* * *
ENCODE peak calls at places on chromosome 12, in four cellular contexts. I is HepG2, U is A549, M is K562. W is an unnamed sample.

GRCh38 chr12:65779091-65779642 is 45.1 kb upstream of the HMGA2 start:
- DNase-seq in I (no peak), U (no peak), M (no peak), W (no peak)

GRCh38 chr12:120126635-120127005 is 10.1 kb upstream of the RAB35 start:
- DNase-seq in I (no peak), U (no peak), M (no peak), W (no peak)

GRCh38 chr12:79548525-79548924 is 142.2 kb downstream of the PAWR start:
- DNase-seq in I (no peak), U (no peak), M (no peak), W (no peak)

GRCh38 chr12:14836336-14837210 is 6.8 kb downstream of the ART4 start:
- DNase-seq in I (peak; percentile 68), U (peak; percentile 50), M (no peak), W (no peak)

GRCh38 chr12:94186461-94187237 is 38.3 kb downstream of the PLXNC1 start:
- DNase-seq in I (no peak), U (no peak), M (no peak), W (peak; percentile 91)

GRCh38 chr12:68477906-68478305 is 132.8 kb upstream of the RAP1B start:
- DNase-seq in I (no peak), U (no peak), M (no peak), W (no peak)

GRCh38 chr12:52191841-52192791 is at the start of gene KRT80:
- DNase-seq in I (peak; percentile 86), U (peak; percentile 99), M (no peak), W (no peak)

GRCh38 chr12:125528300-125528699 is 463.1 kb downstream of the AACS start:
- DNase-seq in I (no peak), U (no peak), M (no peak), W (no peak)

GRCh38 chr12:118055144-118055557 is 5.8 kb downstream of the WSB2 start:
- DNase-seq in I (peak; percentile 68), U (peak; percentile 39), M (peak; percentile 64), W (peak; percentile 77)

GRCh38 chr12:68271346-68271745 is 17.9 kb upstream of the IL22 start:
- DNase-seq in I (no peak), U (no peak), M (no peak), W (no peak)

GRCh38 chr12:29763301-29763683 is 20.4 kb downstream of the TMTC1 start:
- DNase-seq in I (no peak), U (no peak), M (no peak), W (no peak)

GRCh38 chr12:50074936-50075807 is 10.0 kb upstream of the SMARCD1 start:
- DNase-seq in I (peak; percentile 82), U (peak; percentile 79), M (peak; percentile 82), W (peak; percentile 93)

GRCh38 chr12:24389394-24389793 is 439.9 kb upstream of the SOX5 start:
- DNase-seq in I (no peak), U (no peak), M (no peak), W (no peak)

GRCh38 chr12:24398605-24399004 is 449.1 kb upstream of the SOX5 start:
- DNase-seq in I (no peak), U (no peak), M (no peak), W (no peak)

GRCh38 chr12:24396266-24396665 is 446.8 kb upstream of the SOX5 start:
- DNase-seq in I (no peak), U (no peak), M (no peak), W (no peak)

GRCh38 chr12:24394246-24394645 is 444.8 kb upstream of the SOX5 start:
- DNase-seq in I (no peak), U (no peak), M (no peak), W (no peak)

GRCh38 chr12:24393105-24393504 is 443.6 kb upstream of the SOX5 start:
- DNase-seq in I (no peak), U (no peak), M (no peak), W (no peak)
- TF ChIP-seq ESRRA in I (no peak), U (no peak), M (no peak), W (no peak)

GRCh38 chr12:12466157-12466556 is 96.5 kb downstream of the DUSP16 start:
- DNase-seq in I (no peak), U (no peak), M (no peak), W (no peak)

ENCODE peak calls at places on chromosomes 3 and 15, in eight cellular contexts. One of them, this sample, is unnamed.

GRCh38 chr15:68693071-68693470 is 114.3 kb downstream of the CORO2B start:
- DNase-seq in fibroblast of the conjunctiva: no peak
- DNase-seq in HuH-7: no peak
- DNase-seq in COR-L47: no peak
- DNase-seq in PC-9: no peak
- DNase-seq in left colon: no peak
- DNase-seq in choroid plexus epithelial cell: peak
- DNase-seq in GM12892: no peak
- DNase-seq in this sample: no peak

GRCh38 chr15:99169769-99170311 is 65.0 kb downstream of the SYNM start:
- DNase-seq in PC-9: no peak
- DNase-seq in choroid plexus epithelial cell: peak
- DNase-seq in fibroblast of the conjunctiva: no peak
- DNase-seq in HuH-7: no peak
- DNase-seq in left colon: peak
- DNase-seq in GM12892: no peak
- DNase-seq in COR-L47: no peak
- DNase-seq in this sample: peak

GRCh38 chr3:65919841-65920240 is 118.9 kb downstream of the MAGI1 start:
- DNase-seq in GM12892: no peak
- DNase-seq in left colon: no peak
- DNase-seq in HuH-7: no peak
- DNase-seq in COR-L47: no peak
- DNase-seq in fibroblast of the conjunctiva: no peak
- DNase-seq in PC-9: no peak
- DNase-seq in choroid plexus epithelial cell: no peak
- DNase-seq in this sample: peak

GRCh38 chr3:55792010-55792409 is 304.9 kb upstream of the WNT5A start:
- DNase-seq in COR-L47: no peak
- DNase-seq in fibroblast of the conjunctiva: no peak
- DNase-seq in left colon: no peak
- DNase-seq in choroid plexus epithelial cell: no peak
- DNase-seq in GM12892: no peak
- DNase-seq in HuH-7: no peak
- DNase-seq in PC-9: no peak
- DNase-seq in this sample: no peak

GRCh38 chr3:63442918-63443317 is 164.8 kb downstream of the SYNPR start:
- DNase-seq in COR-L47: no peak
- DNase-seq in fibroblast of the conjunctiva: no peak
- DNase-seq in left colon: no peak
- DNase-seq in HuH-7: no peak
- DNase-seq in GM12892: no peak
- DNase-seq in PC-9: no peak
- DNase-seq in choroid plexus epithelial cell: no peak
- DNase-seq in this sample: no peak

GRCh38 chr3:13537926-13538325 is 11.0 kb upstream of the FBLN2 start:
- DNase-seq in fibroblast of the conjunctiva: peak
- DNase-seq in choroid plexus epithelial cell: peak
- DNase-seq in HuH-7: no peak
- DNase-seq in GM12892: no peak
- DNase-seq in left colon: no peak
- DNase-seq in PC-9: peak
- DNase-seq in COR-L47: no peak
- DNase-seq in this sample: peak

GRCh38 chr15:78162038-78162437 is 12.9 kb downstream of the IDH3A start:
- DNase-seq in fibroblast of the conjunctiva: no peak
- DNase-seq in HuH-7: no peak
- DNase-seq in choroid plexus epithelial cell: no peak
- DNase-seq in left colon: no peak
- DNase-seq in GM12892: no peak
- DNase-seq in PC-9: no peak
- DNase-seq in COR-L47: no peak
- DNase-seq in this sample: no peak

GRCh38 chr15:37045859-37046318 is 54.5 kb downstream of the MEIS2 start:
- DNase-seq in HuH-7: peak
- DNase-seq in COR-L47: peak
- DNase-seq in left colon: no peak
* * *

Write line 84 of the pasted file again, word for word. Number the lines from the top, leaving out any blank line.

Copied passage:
- DNase-seq in this sample: no peak